Controversial Ideas 2021, 1(1), 8; doi: 10.35995/jci01010008
Black Pete, King Balthasar, and the New Orleans Zulus: Can Black Make-Up Traditions Ever Be Justified?
1 Department of Historical, Philosophical and Religious Studies Umeå University;
* Author to whom correspondence should be addressed.
Received: 21 Oct 2020 / Revised: 25 Mar 2021 / Accepted: 25 Mar 2021 / Published: 25 Apr 2021
Wearing black make-up to impersonate black individuals has become highly controversial in many countries, even when it is part of long-standing cultural traditions. Prominent examples of such traditions include Saint Nicolas celebrations in the Netherlands (which feature a black character known as “Black Pete” who hands out candy to children), Epiphany parades in Spain (which feature impersonations of the biblical king Balthasar who is traditionally portrayed as black) and the annual Zulu parade in New Orleans (which features impersonations of South African Zulu warriors). In this article, I challenge the widely held view that black make-up traditions are categorically wrong. Specifically, I argue that these traditions can be morally vindicated if (i) the large majority of individuals who help to maintain them do not believe that they denigrate black people; (ii) the relevant traditions do not depict black people in denigrating ways; and (iii) the relevant traditions are not gratuitously offensive. While the Dutch Saint Nicholas tradition fails to satisfy these conditions, the New Orleans Zulu tradition is found to satisfy them, as is the Spanish Epiphany tradition in certain cases. I end by identifying another set of conditions under which black make-up traditions might be morally justified.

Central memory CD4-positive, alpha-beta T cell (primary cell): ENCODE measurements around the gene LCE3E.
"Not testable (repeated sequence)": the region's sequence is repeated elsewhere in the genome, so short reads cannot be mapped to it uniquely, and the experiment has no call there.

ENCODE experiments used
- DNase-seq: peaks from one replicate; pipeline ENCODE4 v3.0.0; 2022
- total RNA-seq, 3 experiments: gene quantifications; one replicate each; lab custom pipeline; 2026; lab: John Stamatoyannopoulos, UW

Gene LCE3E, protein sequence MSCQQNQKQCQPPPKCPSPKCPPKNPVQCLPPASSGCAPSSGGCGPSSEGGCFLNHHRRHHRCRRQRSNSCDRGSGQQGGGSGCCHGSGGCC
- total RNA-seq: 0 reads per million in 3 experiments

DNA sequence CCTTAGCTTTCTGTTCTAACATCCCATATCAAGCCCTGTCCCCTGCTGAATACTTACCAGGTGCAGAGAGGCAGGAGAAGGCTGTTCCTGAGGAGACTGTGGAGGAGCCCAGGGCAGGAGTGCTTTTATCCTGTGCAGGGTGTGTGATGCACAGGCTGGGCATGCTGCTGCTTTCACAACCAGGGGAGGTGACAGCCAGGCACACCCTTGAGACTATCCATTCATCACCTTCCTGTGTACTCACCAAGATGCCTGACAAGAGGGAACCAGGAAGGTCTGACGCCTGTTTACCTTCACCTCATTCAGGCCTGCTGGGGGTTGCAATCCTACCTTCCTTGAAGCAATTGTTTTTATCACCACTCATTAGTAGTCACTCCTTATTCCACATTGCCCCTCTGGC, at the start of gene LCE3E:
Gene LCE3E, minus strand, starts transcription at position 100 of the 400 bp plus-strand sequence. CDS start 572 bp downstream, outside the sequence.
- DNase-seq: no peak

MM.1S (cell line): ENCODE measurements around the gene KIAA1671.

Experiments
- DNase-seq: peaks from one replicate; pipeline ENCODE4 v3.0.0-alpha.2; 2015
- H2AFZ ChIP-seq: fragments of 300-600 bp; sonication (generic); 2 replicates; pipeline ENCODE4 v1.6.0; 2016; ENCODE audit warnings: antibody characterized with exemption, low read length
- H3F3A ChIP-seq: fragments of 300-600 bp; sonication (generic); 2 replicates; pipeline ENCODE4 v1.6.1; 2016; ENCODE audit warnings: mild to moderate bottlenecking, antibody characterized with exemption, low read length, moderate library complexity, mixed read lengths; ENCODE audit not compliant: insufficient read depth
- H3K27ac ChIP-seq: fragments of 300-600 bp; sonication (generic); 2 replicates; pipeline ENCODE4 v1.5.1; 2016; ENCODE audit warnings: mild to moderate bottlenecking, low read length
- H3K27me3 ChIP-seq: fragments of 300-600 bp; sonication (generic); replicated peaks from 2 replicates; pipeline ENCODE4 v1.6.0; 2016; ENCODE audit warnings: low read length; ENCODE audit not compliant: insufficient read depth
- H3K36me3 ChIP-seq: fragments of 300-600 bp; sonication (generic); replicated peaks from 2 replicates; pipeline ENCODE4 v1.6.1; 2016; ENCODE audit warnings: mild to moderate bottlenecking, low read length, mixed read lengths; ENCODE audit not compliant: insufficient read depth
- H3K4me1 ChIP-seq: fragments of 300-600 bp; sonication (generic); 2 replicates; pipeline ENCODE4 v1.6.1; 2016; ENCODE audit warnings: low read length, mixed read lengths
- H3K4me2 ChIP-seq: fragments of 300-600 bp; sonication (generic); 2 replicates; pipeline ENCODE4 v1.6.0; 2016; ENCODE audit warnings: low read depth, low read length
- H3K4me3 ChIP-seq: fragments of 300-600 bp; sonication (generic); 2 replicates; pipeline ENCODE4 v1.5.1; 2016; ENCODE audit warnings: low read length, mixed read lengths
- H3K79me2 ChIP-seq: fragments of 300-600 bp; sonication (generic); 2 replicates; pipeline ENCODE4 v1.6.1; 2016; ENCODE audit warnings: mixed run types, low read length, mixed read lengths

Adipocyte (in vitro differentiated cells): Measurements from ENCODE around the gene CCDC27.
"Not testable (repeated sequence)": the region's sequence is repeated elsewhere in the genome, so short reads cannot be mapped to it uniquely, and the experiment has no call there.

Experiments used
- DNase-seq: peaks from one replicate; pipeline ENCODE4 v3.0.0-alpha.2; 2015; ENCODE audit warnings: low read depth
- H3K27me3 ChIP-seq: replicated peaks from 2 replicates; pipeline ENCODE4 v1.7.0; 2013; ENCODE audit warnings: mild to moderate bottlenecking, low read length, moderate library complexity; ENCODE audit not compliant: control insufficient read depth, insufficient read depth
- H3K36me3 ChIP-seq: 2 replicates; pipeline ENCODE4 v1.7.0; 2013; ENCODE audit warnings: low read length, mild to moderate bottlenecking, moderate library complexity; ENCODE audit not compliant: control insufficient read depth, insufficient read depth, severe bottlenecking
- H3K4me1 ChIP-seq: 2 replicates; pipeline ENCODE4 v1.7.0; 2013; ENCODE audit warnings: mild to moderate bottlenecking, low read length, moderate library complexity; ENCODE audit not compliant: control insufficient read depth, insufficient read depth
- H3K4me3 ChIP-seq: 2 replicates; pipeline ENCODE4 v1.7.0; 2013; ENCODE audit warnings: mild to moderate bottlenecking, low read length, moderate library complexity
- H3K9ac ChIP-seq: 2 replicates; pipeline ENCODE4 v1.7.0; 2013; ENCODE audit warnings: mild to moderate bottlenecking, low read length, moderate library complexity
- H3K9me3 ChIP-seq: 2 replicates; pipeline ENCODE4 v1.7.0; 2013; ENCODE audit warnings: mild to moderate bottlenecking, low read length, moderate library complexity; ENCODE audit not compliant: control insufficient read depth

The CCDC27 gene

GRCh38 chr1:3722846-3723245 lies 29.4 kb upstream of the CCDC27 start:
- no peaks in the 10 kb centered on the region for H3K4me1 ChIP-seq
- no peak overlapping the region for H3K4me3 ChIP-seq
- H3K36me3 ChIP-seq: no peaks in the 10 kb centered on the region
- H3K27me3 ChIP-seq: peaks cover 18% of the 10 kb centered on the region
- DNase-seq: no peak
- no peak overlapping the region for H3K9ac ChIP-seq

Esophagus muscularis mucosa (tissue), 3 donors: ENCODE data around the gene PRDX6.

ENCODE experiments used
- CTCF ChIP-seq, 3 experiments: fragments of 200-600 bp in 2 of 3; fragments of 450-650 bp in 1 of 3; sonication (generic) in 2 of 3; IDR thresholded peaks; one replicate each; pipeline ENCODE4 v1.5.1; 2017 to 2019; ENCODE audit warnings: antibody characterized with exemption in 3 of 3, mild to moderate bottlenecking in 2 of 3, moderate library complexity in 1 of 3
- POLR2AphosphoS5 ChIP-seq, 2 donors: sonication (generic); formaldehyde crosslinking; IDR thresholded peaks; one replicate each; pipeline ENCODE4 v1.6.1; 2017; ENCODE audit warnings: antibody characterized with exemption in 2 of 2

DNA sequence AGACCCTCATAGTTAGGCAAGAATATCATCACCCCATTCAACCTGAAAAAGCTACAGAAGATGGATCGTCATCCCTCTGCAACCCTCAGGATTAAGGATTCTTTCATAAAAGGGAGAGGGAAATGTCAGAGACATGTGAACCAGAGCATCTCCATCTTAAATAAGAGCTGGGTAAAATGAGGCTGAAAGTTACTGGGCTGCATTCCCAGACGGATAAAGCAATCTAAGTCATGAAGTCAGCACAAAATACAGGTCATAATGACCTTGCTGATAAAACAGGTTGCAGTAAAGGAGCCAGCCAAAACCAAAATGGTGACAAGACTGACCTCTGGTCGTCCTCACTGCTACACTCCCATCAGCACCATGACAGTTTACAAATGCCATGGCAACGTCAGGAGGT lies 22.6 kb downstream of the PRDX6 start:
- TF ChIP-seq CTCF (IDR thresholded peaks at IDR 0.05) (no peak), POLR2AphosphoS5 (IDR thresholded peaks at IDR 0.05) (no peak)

Keywords: Black Pete; King Balthasar; Zulu parade; black make-up traditions; blackface; offence
This is an open access article distributed under the Creative Commons Attribution License which permits unrestricted use, distribution, and reproduction in any medium, provided the original work is properly cited. (CC BY 4.0).
De Vries, B. Black Pete, King Balthasar, and the New Orleans Zulus: Can Black Make-Up Traditions Ever Be Justified? Controversial_Ideas 2021, 1, 8.
De Vries B. Black Pete, King Balthasar, and the New Orleans Zulus: Can Black Make-Up Traditions Ever Be Justified? Journal of Controversial Ideas. 2021; 1(1):8.
De Vries, Bouke. 2021. "Black Pete, King Balthasar, and the New Orleans Zulus: Can Black Make-Up Traditions Ever Be Justified?" Controversial_Ideas 1, no. 1: 8.